Two days after returning to school, R.D.C. reportedly threatened to shoot another student during an argument. [Record No. 43-3, ¶ 14] He and the other student were each suspended for three days, from January 11, 2016 to January 13, 2016, and required to complete a threat assessment before returning to school. [Id.14, Attachment C] The Kentucky Department of Education contacted Principal Thompson that same morning and notified her that H.C. had made a complaint against the school staff. [Id.15] Based on her recent experiences with H.C., this phone call, and her anticipation of H.C.'s reaction to R.D.C.'s suspension, Principal Thompson sent Superintendent Creasman a letter recounting her interactions with H.C. [Record Nos. 43-2, Attachment E; 43-3, ¶ 15] After receiving the letter, Superintendent Creasman determined that a heightened response was necessary, and wrote to H.C. on January 12, 2016, directing her not to come onto school property without his prior permission. [Record No. 43-2, ¶ 10, Attachment F]

         Based on her past experiences in procuring a threat assessment, Principal Thompson expected R.D.C. to return to school after three days, on January 14, 2016 (the same return date as the other suspended student). [Id.14] However, R.D.C.'s threat assessment was not performed until March 14, 2016. [Record No. 43-2, Attachment J] It was not received by the school until April 27, 2016, when the parties finally held a § 504 meeting. [Record Nos. 43-2, ¶ 15; 43-3, ¶ 14] R.D.C. returned to school the following day. H.C. had previously attempted to bring R.D.C. to school on March 21, 2016, after the threat assessment was performed, but before it was provided to HES. However, when she arrived at school, the school secretary told H.C. that she was prohibited from entering school property, and notified Defendants Creasman and Thompson of her presence. [Record No. 43-6, ¶¶ 5-6] Defendant Creasman filed a criminal trespass complaint against H.C. as a result. [Record 43-2, Attachment K]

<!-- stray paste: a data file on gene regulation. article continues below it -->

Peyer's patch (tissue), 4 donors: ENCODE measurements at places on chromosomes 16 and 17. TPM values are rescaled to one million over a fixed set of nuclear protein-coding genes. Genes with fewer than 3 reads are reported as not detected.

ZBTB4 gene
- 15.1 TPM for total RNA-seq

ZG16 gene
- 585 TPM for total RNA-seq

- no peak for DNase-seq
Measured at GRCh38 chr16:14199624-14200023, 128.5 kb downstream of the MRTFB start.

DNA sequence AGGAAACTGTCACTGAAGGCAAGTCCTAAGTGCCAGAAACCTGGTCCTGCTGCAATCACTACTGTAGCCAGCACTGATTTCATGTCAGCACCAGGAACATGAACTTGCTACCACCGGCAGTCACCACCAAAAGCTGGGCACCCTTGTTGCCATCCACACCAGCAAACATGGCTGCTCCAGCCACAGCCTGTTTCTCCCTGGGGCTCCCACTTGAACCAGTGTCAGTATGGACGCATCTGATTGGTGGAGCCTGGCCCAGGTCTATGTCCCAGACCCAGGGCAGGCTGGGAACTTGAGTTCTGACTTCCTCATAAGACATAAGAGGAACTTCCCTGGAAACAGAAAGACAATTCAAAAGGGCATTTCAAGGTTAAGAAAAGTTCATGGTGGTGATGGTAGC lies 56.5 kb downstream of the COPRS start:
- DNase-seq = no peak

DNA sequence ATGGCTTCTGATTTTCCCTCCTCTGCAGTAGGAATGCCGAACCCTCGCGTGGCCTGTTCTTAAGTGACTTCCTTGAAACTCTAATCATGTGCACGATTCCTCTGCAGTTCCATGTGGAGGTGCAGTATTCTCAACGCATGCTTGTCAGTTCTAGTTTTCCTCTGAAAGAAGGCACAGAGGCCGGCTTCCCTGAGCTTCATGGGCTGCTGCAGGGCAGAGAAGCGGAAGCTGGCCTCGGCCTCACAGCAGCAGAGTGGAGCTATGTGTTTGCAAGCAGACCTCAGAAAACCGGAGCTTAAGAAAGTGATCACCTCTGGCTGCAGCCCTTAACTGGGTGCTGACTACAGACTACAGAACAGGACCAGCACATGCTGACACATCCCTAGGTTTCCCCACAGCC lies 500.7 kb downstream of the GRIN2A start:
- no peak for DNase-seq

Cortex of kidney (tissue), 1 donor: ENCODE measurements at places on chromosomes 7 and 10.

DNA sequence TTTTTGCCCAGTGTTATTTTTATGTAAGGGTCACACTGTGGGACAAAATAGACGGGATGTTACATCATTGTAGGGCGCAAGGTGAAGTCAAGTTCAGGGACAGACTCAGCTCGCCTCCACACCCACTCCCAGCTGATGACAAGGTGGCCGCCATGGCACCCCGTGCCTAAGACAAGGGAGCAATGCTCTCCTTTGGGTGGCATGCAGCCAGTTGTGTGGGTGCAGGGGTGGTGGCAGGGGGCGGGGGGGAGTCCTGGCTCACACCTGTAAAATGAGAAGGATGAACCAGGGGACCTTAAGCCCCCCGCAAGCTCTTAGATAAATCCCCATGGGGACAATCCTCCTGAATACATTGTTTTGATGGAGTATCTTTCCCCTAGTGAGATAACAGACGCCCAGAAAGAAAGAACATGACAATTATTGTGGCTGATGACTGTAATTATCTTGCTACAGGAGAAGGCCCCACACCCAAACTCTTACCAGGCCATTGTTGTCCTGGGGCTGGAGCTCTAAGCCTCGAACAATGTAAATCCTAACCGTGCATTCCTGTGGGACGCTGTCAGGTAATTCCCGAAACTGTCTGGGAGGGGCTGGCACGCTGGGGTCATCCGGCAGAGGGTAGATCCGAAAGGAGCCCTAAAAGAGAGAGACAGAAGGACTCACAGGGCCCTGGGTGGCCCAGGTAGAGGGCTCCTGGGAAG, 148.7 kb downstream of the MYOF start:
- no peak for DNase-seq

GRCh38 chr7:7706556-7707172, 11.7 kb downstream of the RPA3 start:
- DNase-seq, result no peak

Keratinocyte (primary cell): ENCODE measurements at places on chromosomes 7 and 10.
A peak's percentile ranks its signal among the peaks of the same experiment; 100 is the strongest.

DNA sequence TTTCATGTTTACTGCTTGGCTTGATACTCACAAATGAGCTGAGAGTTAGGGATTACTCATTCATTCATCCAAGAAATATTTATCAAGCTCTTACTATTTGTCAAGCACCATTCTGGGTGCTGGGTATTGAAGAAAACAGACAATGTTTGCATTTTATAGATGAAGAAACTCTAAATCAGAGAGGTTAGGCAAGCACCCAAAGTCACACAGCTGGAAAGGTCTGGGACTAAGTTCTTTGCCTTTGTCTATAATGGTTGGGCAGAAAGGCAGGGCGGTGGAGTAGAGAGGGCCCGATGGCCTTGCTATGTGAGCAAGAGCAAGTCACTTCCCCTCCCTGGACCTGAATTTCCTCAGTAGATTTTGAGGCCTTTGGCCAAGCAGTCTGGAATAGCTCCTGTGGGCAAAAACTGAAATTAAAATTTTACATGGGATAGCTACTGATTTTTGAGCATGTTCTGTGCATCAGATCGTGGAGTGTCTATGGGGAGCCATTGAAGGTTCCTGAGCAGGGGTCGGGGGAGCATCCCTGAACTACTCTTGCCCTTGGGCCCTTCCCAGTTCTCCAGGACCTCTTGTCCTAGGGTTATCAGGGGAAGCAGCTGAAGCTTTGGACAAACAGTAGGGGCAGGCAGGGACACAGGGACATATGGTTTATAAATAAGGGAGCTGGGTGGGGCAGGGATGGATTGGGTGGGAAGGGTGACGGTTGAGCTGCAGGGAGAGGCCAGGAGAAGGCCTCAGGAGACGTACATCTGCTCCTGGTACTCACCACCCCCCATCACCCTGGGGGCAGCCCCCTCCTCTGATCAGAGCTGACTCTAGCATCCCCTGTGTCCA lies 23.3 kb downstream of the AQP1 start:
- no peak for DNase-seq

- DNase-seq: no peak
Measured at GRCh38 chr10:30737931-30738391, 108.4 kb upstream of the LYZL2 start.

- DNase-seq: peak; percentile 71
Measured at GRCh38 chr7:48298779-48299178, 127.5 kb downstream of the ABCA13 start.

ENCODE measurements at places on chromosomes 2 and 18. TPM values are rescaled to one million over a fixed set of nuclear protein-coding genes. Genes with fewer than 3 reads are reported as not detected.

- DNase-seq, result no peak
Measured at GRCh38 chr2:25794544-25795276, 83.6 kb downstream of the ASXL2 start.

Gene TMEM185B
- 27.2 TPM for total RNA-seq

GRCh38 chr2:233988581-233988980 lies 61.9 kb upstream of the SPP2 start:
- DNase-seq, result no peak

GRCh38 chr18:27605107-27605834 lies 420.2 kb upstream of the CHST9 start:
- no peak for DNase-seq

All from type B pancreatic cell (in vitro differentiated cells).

It further appears that R.D.C.'s sister also did not attend school while R.D.C. was absent, although no disciplinary action was taken which would have prevented her from attending. [Record Nos. 43-2, ¶ 19] As a result, truancy charges were brought against H.C., based on an affidavit stating that R.D.C.'s sister had twenty-two unexcused absences during the school year. [Record No. 57');">57, Exhibit 14]